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I love Oklahoma.

This is a great state for many reasons. If I were to list the top five reasons I love this state, somewhere near the top of that list would be one simple word:


Recently, our Oklahoma sky was ablaze with streaks of lightning that illuminated swirling rain and charging winds. After each brilliant flash, I waited (1 Oklahoma…2 Oklahoma…) then came the familiar peels, rumbles, crackles and shaking booms that have stirred me since I was a child.

As I sat and watched the storm roll through, I had a few categorical thoughts.

  • I feel small.
  • I’m thankful for shelter.
  • This will pass.
  • God is big.

I feel small when I watch a thunderstorm because I am completely at its mercy. I have no control.

I am thankful for shelter because, even though I am in the midst of deafening booms and rogue fissures of electricity, I have no fear. I can gently rock my scared five-year-old as he passes from waves of concern to the gentle drifting of sleep – mere feet away from radical and raging elements.

I understand this will pass because I have seen this story before. Though unpredictable and certainly dangerous, there will be an after. This is not the first storm, and it won’t be the last.

I see God is big because the Bible tells me God is the creator of all things. It tells me God is sovereign. It tells me storms are of no lasting consequence in light of the surpassing story of the Gospel working itself out, even in the midst of creation groaning and thrashing about in subjection to a sinful world.

It is funny how natural phenomena like rain, storms or campfires make us introspective. They make us teeter on the thin line between fear and awe. They captivate our attention in large part, because we are captive to them. We are dependent on the fire’s heat and the thunderstorm’s rain. Yet we cannot venture too close to either for fear of succumbing to these same elements.

We are too fragile.

I cannot watch a thunderstorm without thinking about God. Like the disciples on the calm and gentle water, still drenched from crashing waves, standing in fearful awe of Jesus, I cannot help but ask myself the question, “Who is this that even the winds and waves obey him?”

The morning after the storm, I refreshed my twitter feed to see creation socially groaning and thrashing about – being strangled by sin and gasping for redemptive breath. I heard crashing booms of doomsday prophets and suspicious rumbles of what may still be to come. I saw streaks of anger fracturing the quiet backdrop.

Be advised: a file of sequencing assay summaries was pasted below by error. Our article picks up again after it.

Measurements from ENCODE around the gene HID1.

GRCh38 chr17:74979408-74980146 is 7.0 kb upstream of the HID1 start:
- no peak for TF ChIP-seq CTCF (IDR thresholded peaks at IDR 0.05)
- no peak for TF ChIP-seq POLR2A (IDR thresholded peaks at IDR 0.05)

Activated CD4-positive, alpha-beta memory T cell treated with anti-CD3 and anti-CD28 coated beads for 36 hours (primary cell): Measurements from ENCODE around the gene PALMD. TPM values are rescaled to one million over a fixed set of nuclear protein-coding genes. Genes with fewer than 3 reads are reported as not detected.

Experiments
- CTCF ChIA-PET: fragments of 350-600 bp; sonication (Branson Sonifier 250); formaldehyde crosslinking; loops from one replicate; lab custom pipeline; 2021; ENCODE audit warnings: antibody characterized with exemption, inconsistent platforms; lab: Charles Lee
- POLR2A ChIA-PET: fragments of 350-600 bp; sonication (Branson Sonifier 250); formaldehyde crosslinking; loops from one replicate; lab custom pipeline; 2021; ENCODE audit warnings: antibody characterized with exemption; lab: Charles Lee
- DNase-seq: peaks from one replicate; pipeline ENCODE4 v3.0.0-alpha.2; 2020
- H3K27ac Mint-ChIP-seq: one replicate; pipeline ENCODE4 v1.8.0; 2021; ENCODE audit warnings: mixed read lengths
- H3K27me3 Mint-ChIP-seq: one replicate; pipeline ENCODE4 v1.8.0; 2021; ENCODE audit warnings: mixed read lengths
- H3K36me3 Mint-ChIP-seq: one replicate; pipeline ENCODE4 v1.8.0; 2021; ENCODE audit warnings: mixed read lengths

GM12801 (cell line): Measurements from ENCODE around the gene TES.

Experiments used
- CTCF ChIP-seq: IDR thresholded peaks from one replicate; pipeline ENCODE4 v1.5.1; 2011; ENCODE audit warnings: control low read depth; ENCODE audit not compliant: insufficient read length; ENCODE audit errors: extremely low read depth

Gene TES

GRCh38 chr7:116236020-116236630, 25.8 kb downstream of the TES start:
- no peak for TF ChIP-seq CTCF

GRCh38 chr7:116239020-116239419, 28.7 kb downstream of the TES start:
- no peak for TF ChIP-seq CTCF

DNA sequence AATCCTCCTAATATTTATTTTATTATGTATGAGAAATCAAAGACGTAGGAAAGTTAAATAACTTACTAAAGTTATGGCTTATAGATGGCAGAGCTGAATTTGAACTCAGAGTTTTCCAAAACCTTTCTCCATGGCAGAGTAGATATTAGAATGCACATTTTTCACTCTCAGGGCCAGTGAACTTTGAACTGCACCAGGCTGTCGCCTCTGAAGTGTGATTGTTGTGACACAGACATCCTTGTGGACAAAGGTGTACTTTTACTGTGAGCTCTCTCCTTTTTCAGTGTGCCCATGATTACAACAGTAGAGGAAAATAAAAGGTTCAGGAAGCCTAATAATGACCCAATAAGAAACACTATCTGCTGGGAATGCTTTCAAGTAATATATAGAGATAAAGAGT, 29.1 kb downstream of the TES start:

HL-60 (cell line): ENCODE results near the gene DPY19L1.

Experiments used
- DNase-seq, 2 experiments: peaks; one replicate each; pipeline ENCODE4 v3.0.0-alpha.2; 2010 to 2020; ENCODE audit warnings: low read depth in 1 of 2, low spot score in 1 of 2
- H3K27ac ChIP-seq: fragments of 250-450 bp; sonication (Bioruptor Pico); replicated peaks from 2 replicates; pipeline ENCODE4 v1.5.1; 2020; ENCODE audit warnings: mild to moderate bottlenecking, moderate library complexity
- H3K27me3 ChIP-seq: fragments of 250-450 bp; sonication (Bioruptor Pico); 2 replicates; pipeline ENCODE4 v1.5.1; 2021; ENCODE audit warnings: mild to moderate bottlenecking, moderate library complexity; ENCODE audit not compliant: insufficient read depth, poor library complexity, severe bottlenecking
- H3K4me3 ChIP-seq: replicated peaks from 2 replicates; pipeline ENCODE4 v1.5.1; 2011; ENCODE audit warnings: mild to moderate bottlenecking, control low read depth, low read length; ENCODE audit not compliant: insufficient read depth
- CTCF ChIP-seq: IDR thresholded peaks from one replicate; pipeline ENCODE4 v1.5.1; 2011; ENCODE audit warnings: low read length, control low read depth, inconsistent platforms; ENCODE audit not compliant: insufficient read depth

So much danger. So much violent and rushing threat. Such chaos and uncertainty.

I felt myself wanting to respond like my five-year-old the night before – covering my eyes and ears to quiet the noise.

I’ll be honest. When I see the social winds rage and watch the flash bangs of daily derision, I often feel helpless and don’t know what to do. More or less, I fear I am just an idle onlooker waiting for the storm to pass – documenting it on my Instagram feed to feel involved in the situation.

Sometimes I want to rage into the discussion, throwing caution to the wind, protecting what is precious, and screaming against the stinging bullets of rain.

Sometimes I just want to retreat to an interior room and wait for the All Clear.

Either way, I know I will never stop the storm. As noble and strong as I may present myself, at the end of the day, this is bigger than me.

I have a responsibility and a duty to do what I can, certainly. But what I can do will never fully reverse the effects of the fall or secure a new kingdom under my steady hand where all of these tumults have ceased.

My voice is too weak. I am not God.

But still, by grace I have God and the Gospel.

In these times when I feel small, I find I can still use that small voice to speak to those who would hear of our God who is not small.

I can invite those in harm’s way to take cover under the shelter of the Gospel I enjoy.

I can maintain the perspective of the Gospel and live in light of future glory though this world fades and evil continually proves the Bible true.

Ultimately, like the storms outside my window, the social storms surrounding our world point both to our insignificance as well as the weight and glory of He who is, in control of even the social winds and waves.

We should not be surprised when these storms come. They should stir us. Their inherent danger and weight should be understood. We must be diligent and prepare. We must warn and protect. We must not shrink back from a reality greater than ourselves or pretend we are somehow immune from the effects of social gales.

But let these storms give us the same reminder and sense of fearful awe as their natural namesake.

Let them remind us we are small and God is big.

We have been given shelter even in an age of storms.

This too shall pass.

God is big.

Sometimes we can do nothing greater than thank God that He is.